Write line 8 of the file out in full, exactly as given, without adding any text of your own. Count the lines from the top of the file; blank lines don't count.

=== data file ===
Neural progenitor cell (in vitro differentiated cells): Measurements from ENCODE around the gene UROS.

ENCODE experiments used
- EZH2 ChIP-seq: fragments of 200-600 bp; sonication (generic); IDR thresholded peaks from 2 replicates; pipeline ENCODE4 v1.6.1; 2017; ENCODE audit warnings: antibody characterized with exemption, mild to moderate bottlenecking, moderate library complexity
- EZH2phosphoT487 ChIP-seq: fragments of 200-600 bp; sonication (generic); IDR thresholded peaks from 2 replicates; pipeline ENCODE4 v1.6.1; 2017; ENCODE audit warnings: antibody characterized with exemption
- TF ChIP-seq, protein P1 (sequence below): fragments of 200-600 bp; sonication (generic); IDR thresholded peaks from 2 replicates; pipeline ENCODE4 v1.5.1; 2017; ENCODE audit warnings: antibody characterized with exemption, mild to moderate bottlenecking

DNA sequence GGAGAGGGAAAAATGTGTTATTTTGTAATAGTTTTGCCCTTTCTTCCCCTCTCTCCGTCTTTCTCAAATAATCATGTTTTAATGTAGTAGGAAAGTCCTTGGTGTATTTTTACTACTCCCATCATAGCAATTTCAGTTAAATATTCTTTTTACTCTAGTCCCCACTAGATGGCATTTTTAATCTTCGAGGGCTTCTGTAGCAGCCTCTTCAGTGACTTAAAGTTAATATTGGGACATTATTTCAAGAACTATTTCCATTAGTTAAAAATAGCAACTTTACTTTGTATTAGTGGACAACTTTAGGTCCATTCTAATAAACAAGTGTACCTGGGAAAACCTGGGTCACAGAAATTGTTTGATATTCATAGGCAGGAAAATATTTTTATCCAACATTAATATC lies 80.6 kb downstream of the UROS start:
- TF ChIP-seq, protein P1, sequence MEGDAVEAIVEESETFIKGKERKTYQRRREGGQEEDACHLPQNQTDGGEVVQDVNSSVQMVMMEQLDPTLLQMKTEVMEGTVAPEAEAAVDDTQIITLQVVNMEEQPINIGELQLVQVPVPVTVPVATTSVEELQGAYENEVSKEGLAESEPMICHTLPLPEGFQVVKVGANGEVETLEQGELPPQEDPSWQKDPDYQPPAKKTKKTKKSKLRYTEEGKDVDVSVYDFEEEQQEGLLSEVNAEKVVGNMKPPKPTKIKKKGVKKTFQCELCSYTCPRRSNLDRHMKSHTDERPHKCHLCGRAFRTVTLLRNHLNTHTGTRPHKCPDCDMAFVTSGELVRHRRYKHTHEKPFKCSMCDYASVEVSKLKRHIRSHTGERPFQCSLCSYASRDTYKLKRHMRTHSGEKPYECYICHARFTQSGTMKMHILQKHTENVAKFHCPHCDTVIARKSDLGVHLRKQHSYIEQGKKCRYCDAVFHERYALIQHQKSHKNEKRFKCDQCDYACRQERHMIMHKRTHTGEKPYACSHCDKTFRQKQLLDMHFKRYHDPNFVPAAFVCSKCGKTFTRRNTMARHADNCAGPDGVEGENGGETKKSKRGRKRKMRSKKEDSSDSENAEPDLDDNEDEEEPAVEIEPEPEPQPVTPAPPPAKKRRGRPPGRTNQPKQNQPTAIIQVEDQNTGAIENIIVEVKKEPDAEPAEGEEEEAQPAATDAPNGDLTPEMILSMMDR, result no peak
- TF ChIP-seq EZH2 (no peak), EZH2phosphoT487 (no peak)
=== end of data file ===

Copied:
- TF ChIP-seq EZH2 (no peak), EZH2phosphoT487 (no peak)